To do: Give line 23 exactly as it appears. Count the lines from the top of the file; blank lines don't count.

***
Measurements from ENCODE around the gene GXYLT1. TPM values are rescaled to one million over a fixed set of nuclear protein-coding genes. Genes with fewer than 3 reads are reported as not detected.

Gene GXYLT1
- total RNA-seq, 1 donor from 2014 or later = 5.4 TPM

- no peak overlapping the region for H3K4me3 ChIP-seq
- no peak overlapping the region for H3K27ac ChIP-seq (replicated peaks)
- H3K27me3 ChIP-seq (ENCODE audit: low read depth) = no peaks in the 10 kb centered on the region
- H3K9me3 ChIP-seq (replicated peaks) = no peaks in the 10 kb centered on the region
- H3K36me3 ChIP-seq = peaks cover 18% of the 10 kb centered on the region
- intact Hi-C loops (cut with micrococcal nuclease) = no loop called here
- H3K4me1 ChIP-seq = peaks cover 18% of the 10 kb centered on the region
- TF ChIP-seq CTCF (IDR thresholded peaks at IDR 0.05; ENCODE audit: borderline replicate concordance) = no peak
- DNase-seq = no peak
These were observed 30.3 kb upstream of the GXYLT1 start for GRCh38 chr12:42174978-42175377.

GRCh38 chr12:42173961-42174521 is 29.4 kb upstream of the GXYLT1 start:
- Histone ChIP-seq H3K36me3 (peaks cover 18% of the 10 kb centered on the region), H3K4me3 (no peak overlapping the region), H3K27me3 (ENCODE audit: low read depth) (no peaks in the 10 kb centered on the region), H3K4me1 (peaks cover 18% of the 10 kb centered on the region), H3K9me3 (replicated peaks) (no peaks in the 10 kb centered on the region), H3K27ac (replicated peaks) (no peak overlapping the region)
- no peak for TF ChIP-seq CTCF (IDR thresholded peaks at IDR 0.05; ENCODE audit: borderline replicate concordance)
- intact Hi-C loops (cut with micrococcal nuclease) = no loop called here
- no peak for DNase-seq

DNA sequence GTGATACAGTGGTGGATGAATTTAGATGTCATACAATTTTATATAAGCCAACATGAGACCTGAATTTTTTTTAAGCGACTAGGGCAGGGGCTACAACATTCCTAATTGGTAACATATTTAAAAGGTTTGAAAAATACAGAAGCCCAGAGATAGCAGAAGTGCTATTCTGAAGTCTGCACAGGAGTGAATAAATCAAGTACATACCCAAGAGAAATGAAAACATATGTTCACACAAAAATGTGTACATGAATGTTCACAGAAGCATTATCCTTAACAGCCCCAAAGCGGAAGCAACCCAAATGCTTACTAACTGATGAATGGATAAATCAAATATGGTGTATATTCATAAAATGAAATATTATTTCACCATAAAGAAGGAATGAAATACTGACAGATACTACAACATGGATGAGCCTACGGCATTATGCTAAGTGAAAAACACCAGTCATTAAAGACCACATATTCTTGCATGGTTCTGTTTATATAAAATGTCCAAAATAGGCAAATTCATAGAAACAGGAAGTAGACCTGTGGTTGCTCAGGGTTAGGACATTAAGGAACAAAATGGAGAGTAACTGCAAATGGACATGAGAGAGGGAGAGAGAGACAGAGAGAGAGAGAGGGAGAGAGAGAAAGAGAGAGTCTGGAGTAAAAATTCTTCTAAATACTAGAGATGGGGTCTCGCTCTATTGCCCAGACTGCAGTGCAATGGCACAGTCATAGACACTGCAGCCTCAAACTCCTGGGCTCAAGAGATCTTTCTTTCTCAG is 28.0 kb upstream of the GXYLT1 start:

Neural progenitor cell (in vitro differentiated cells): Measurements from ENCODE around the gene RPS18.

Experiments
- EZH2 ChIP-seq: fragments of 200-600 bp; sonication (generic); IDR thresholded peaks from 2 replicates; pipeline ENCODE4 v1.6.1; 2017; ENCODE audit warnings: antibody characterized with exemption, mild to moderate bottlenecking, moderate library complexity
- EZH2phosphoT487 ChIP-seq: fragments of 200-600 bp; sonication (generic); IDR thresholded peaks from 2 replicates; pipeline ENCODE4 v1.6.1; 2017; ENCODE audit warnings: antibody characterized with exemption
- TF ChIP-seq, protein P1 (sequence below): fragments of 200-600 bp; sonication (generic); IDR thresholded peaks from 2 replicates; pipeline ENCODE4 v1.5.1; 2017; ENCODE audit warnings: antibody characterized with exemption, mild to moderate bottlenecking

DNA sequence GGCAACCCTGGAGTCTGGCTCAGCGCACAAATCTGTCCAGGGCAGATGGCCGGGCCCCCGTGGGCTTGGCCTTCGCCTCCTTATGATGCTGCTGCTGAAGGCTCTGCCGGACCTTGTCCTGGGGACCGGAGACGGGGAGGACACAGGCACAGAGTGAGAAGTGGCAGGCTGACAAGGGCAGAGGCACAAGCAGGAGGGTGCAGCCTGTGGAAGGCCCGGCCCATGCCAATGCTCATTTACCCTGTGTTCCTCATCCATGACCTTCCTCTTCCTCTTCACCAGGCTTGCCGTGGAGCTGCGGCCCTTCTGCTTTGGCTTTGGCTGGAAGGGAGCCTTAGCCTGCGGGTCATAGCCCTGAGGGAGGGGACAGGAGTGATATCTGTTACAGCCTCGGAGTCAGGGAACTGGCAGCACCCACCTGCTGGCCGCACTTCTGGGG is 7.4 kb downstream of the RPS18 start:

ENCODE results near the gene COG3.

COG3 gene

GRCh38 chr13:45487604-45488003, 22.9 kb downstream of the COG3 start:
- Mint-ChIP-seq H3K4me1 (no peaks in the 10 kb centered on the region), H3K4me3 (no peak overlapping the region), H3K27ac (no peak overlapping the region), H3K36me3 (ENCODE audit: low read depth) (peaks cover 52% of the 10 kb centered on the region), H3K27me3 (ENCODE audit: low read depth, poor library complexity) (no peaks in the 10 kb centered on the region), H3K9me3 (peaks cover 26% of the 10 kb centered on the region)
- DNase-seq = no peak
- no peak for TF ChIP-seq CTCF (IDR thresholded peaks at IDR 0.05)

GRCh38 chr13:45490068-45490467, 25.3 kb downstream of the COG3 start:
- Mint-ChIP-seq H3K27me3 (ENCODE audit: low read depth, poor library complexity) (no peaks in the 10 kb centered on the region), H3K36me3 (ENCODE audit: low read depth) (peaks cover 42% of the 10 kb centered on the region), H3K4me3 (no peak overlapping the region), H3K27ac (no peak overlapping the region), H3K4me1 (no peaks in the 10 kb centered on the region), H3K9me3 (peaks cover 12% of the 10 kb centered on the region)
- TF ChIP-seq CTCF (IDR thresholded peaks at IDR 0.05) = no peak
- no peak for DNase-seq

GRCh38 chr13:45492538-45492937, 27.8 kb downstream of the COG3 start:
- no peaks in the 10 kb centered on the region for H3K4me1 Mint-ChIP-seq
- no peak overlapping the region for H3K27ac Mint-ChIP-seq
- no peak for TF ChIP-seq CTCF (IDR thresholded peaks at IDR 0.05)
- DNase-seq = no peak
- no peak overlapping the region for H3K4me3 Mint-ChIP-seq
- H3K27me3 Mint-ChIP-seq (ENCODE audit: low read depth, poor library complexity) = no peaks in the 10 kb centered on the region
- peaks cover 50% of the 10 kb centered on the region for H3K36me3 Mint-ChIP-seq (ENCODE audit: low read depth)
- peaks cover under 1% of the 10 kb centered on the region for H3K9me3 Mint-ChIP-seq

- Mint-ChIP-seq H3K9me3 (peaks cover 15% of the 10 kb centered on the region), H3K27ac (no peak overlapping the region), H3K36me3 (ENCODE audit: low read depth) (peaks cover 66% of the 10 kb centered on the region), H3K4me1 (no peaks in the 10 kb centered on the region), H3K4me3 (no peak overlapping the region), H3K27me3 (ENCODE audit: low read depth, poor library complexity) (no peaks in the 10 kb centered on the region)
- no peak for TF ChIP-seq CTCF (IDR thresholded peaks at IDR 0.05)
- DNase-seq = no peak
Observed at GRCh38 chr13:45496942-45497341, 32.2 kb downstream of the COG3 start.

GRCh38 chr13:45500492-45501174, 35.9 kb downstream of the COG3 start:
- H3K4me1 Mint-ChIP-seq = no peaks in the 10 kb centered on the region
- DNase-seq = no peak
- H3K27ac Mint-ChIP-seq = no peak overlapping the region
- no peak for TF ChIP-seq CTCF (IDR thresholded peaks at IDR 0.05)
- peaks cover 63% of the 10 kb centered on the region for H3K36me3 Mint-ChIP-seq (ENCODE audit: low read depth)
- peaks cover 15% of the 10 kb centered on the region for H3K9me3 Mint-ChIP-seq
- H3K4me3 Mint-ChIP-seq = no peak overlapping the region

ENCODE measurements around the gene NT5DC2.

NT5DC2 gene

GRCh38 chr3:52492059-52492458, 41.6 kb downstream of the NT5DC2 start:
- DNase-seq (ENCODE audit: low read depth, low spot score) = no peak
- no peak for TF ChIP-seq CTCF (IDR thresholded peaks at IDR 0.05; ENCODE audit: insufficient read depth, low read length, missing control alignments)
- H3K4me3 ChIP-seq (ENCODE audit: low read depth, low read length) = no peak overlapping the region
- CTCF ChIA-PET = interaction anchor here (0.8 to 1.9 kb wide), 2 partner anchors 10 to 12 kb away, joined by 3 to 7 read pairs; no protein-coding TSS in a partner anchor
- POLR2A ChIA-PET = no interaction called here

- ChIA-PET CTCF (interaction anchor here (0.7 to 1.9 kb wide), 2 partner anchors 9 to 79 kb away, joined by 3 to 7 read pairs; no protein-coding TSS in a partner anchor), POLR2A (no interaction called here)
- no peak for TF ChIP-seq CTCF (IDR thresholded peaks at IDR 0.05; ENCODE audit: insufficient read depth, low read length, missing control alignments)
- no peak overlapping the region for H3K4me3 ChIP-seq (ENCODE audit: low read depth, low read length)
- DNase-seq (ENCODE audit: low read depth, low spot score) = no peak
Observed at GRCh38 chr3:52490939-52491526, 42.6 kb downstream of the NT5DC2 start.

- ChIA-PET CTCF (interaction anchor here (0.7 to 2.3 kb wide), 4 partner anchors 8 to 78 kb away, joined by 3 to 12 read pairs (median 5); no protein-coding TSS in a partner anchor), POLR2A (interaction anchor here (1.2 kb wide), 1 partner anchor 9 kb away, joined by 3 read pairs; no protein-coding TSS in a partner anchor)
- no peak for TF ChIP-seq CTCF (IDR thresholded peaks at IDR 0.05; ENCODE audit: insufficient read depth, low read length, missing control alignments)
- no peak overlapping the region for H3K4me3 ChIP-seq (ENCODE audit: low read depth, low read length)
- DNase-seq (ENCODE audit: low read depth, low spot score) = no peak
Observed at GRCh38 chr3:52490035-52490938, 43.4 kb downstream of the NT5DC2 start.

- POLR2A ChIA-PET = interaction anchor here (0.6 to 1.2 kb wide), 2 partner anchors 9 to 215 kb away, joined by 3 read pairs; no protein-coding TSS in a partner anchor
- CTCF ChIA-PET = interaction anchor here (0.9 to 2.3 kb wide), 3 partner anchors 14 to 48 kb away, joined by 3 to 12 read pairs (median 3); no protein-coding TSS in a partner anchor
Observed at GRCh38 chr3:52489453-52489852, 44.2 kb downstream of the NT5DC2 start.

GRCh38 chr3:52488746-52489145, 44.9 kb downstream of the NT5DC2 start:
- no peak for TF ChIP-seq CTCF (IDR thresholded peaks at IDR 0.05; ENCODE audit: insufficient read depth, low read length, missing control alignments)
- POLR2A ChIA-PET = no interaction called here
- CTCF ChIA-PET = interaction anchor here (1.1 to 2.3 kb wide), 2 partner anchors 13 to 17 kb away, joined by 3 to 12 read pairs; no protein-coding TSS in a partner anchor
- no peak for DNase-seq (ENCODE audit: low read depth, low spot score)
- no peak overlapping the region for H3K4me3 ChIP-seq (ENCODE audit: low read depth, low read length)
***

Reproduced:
- EZH2phosphoT487 ChIP-seq: fragments of 200-600 bp; sonication (generic); IDR thresholded peaks from 2 replicates; pipeline ENCODE4 v1.6.1; 2017; ENCODE audit warnings: antibody characterized with exemption